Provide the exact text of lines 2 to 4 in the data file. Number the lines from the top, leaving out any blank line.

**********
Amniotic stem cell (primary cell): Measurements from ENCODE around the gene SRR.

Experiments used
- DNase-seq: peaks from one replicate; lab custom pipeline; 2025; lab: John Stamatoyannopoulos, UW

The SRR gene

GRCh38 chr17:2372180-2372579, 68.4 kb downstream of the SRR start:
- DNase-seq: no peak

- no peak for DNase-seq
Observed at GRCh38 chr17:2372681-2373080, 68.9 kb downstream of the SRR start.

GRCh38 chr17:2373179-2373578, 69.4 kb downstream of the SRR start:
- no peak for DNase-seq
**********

Experiments used
- DNase-seq: peaks from one replicate; lab custom pipeline; 2025; lab: John Stamatoyannopoulos, UW

The SRR gene